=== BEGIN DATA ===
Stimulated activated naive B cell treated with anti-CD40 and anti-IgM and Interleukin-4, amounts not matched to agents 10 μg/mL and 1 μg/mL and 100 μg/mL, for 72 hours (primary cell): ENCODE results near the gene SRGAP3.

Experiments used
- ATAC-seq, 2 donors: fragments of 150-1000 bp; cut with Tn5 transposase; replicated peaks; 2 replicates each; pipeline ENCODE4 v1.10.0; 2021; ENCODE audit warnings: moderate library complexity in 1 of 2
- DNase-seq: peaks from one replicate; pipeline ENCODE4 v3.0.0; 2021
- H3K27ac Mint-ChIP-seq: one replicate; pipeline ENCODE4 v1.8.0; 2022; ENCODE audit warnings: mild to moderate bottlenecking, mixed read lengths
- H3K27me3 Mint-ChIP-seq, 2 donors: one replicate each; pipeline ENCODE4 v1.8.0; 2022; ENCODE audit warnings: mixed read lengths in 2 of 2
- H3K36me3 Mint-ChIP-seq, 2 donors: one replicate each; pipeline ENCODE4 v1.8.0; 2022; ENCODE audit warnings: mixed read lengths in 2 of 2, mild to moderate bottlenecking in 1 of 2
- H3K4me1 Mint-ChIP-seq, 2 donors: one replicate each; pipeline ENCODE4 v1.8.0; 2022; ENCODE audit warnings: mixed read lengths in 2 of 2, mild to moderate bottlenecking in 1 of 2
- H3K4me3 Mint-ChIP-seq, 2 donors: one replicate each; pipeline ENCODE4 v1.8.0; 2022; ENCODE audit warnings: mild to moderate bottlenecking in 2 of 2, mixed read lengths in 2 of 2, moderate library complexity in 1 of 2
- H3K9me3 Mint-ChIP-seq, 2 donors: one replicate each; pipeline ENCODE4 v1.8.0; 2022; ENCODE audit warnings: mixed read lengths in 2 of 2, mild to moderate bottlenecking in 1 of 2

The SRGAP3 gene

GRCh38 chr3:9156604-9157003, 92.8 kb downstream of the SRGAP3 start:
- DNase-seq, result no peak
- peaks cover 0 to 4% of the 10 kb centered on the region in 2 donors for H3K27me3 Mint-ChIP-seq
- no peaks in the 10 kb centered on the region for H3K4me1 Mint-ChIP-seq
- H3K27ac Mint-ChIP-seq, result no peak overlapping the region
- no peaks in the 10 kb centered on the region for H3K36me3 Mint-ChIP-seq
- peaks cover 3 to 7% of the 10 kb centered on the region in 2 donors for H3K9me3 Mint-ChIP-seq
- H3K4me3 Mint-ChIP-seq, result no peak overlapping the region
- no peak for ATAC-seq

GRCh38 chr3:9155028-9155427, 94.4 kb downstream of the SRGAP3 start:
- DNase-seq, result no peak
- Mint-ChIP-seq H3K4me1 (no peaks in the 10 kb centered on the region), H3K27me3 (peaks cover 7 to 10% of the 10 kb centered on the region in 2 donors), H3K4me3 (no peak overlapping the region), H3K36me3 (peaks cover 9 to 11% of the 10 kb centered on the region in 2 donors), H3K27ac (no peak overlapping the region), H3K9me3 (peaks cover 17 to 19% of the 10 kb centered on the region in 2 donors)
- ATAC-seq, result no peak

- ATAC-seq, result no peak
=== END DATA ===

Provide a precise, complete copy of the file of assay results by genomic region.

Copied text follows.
Stimulated activated naive B cell treated with anti-CD40 and anti-IgM and Interleukin-4, amounts not matched to agents 10 μg/mL and 1 μg/mL and 100 μg/mL, for 72 hours (primary cell): ENCODE results near the gene SRGAP3.

Experiments used
- ATAC-seq, 2 donors: fragments of 150-1000 bp; cut with Tn5 transposase; replicated peaks; 2 replicates each; pipeline ENCODE4 v1.10.0; 2021; ENCODE audit warnings: moderate library complexity in 1 of 2
- DNase-seq: peaks from one replicate; pipeline ENCODE4 v3.0.0; 2021
- H3K27ac Mint-ChIP-seq: one replicate; pipeline ENCODE4 v1.8.0; 2022; ENCODE audit warnings: mild to moderate bottlenecking, mixed read lengths
- H3K27me3 Mint-ChIP-seq, 2 donors: one replicate each; pipeline ENCODE4 v1.8.0; 2022; ENCODE audit warnings: mixed read lengths in 2 of 2
- H3K36me3 Mint-ChIP-seq, 2 donors: one replicate each; pipeline ENCODE4 v1.8.0; 2022; ENCODE audit warnings: mixed read lengths in 2 of 2, mild to moderate bottlenecking in 1 of 2
- H3K4me1 Mint-ChIP-seq, 2 donors: one replicate each; pipeline ENCODE4 v1.8.0; 2022; ENCODE audit warnings: mixed read lengths in 2 of 2, mild to moderate bottlenecking in 1 of 2
- H3K4me3 Mint-ChIP-seq, 2 donors: one replicate each; pipeline ENCODE4 v1.8.0; 2022; ENCODE audit warnings: mild to moderate bottlenecking in 2 of 2, mixed read lengths in 2 of 2, moderate library complexity in 1 of 2
- H3K9me3 Mint-ChIP-seq, 2 donors: one replicate each; pipeline ENCODE4 v1.8.0; 2022; ENCODE audit warnings: mixed read lengths in 2 of 2, mild to moderate bottlenecking in 1 of 2

The SRGAP3 gene

GRCh38 chr3:9156604-9157003, 92.8 kb downstream of the SRGAP3 start:
- DNase-seq, result no peak
- peaks cover 0 to 4% of the 10 kb centered on the region in 2 donors for H3K27me3 Mint-ChIP-seq
- no peaks in the 10 kb centered on the region for H3K4me1 Mint-ChIP-seq
- H3K27ac Mint-ChIP-seq, result no peak overlapping the region
- no peaks in the 10 kb centered on the region for H3K36me3 Mint-ChIP-seq
- peaks cover 3 to 7% of the 10 kb centered on the region in 2 donors for H3K9me3 Mint-ChIP-seq
- H3K4me3 Mint-ChIP-seq, result no peak overlapping the region
- no peak for ATAC-seq

GRCh38 chr3:9155028-9155427, 94.4 kb downstream of the SRGAP3 start:
- DNase-seq, result no peak
- Mint-ChIP-seq H3K4me1 (no peaks in the 10 kb centered on the region), H3K27me3 (peaks cover 7 to 10% of the 10 kb centered on the region in 2 donors), H3K4me3 (no peak overlapping the region), H3K36me3 (peaks cover 9 to 11% of the 10 kb centered on the region in 2 donors), H3K27ac (no peak overlapping the region), H3K9me3 (peaks cover 17 to 19% of the 10 kb centered on the region in 2 donors)
- ATAC-seq, result no peak

- ATAC-seq, result no peak